In response to the Kingdom of Heaven Post a friend asked if those in the name of Islam and Christianity were both just power hungry to build states and grab wealth. Probably a little of both…but the question about the two religions and their relationship to state building is an interesting one. Islam is by nature a state building faith – in its inception, Islam establishes the law for the land for the areas which it rules. So religious expansion and geopolitical expansion were one in the same for early Islam. The question is still valid for Islam today as some are attempting democracies Christianity by nature is not a state building religions, but Christians can be involved in the affairs of the state. Thomas Aquinas, a medieval Christian (he’s not right on everything, but one of the greatest thinkers in church history. One of our finest minds) talked about the relation between Eternal Law, Natural Law, Divine Law, Human Law, and the Law of Sin. The following would be helpful in thinking about the role of the Christian Faith in relationship to “political states.”
- Eternal law are the principles by which God created and governs the universe. Protestants call this the “decrees of God” – it is the counsel of his own will (Eph 1:11), which we know little of. God makes his own choices freely based upon his own reasons. We know of the Decrees only as he revealed – other parts we know nothing of (Duet 29:29).
- Natural law is the law “written on the heart” (Rom 2:13) – the conscience by which people know Good and Evil – right from wrong. Sin mars this faculty in man, but it remains none the less. These are things that people “Can’t Not Know” – ie that Murder is wrong, it flows from the moral nature of God and presses upon people. People suppress this and hold it down in wickedness, many becoming callous as to be seared against God’s witness in conscience. See Romans 1,2. This is shared by both regenerate and unregenerate – though our Reformed brothers (and I am very reformed) some times do not like saying that non-Christians know right and wrong. Thomists think Natural law is evident to right reason, reformed scholars say that the noetic effects of sin blur, mar, even destroy this capacity in people. Though some make room for “common grace insights” ie that murder is wrong. CS Lewis was big on natural law as well.
- Divine Law – the reflection of God’s Eternal Decrees revealed in God’s Word which directs us towards faith in Christ as the way of forgiveness, reconciliation, with God. \
- Human Law – Law of Nations/Civil Law – the applications of Natural law to specific times, places, and issues a society faces (ie for us – laws on cloning, outlawing slavery, rights to vote, speed limits etc.) Law of Nations would be a derivation from a basic moral principle – “doing no harm to your neighbor” and making a deduction that “you should not shoot him with a gun” and punishing those who do. Civil law would be something for the common good but could have one or more solutions (which side of the road to drive on so people do not crash into each other) Human law is for believers and unbelievers – it should be derived for the common good. God’s word (Divine law) should not be forced upon unbelievers, but Human law should not violate divine law either (hence the dotted line in the diagram). For Aquinas if Human law violates natural law (it is immoral) or Divine law, it is not a valid law but an act of violence against God and man.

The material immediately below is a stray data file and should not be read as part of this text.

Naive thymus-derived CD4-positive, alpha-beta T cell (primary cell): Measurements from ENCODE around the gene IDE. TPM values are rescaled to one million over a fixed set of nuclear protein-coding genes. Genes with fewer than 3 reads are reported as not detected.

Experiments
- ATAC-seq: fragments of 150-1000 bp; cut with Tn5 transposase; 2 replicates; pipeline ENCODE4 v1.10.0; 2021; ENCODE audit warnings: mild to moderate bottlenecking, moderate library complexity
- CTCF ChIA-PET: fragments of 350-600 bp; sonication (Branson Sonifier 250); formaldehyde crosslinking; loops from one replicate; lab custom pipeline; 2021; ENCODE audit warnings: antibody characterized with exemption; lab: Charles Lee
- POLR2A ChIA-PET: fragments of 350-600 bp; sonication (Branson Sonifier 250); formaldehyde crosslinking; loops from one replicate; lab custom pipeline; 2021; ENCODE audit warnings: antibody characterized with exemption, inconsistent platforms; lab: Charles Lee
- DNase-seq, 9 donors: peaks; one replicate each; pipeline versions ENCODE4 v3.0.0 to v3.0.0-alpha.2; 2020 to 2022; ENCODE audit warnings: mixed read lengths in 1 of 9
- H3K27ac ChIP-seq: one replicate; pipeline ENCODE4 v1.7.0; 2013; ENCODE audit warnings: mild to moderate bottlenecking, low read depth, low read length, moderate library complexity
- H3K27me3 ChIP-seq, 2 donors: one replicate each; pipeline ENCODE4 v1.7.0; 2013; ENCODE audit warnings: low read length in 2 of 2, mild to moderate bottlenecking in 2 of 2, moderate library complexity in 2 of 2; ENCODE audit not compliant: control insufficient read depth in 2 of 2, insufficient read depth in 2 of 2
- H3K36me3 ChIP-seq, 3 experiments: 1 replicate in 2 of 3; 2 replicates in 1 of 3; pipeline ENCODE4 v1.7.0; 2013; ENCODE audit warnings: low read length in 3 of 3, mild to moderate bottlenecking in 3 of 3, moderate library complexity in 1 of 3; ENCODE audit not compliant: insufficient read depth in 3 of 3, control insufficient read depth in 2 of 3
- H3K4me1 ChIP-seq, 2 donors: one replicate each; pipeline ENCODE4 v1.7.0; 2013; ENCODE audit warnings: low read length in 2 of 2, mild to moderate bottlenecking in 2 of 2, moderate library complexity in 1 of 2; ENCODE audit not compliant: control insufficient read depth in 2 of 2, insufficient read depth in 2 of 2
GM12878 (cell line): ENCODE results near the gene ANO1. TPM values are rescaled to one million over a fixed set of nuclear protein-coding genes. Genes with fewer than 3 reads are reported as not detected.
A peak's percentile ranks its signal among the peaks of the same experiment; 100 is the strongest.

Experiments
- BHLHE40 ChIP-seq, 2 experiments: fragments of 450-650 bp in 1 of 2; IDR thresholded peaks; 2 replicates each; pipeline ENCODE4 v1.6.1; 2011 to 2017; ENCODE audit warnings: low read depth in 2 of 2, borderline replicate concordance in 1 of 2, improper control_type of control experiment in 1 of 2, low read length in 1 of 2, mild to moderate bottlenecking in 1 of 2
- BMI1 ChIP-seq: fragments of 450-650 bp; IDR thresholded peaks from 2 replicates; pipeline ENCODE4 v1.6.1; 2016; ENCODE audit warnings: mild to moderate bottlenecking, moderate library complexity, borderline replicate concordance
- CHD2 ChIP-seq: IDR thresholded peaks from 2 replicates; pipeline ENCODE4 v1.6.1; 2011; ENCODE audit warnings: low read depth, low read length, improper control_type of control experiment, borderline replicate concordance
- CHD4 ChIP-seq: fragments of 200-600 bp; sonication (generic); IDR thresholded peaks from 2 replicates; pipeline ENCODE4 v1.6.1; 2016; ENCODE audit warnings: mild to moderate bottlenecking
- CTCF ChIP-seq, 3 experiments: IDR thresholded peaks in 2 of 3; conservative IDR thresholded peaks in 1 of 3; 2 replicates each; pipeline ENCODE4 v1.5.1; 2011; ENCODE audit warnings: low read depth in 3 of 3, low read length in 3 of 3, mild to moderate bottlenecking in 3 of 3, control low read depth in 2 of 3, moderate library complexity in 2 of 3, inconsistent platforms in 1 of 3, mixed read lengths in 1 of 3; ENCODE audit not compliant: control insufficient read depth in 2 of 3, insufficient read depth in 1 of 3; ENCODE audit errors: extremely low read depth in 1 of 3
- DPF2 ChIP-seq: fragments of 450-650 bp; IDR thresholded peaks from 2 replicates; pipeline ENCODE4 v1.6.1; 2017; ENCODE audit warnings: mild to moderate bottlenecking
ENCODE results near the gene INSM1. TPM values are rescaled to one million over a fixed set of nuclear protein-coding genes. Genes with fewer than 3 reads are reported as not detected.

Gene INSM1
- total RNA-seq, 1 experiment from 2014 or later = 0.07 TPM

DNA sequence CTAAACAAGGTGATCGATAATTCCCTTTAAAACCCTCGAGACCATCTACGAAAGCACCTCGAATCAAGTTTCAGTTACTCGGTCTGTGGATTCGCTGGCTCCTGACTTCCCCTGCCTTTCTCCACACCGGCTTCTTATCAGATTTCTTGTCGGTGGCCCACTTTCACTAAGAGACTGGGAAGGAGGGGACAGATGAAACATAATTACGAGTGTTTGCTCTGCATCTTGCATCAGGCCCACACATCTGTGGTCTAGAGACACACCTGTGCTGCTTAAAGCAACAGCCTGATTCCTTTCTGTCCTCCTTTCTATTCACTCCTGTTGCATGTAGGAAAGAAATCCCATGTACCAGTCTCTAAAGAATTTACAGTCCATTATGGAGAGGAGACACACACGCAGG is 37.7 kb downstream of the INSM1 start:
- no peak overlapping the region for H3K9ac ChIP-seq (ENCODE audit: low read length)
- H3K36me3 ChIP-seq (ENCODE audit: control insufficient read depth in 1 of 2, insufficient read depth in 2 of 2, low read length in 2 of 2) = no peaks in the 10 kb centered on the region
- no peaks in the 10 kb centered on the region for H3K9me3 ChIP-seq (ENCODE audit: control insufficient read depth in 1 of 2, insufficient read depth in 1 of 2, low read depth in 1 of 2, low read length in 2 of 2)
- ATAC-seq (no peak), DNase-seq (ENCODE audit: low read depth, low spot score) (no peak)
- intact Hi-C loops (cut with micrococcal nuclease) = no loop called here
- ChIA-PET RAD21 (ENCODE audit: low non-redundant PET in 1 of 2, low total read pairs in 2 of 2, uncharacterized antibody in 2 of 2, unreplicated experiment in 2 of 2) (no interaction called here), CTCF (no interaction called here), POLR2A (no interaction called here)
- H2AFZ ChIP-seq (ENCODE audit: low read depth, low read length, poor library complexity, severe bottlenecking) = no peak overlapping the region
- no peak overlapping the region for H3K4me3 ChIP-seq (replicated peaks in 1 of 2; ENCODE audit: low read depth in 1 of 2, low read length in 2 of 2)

- Law of Sin – the consequence of sin and rebellion against God. This affects us and puts us in bondage as we are distorted and corrupt in our very nature (Fallen) – Reformed thinkers and Thomists disagree as to the extent of the affect of sin on the mind – is the mind or the will fallen and to what extent is the issue. Thomists seemed to say that the mind was able to function though at odds with our feelings, affections, desires – hence man is at odds with himself due to his separation from God. Reformed thinkers tend to further stress the noetic affects of sin (the mind fallen as well). The diagram and thought follows very closely a discussion in J. Budzizewski’s Written on the Heart, The Case for Natural Law – 60-63.
Most believers, and certainly those in the American Civil tradition hold that Natural law (ie self-evident truths of moral reason) should provide the basis for Civil law. In the past our laws were written based on Natural law and not contradicting Scripture – though today, that sort of reasoning is not widespread with other ideologies and political philosophies (utilitarianism) hold many thinkers in tow. So Christians should form “just states” and societies for the good of all, so that the Gospel, the Word of God is free to go forth to convert sinners and then those converts should then “Obey Government” (Rom 13) – unless it does violence to conscience commanding us to violate Divine Law…Christians should not seek to conquer their neighbors but do have the right to wage just war in defense.
Now the question arises…Were the “Crusades Just?” – That is a complex question – the initial response of Europe was very well a just defense against an aggressive invader. It seems to me like much of the activity of European knights certainly not, but I am no expert on the precise history…just the major facts. Now, to the Medieval Crusader States. The Kings of that era were interested in the faith but also very much interested in power and wealth. In fact, much that did violence to “law” was done in the name of God by rulers of Christian provinces. When a Christian murders and conquers the innocent in the name of Christ he is clearly in the wrong. There was much excess on both sides during this period of history and the results still carry into our day.